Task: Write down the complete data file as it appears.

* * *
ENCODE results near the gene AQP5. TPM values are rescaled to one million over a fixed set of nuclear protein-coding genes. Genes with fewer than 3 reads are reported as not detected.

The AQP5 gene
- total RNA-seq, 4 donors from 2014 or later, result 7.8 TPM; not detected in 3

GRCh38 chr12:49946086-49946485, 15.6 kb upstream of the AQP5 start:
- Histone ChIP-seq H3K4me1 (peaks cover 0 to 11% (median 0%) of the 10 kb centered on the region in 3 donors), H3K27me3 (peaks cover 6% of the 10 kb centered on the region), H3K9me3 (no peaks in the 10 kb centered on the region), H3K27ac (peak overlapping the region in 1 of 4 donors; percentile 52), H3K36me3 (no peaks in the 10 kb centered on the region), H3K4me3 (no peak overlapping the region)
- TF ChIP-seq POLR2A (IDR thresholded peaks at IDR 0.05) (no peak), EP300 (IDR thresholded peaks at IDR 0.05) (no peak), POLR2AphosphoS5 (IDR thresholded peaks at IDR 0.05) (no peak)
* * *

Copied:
ENCODE results near the gene AQP5. TPM values are rescaled to one million over a fixed set of nuclear protein-coding genes. Genes with fewer than 3 reads are reported as not detected.

The AQP5 gene
- total RNA-seq, 4 donors from 2014 or later, result 7.8 TPM; not detected in 3

GRCh38 chr12:49946086-49946485, 15.6 kb upstream of the AQP5 start:
- Histone ChIP-seq H3K4me1 (peaks cover 0 to 11% (median 0%) of the 10 kb centered on the region in 3 donors), H3K27me3 (peaks cover 6% of the 10 kb centered on the region), H3K9me3 (no peaks in the 10 kb centered on the region), H3K27ac (peak overlapping the region in 1 of 4 donors; percentile 52), H3K36me3 (no peaks in the 10 kb centered on the region), H3K4me3 (no peak overlapping the region)
- TF ChIP-seq POLR2A (IDR thresholded peaks at IDR 0.05) (no peak), EP300 (IDR thresholded peaks at IDR 0.05) (no peak), POLR2AphosphoS5 (IDR thresholded peaks at IDR 0.05) (no peak)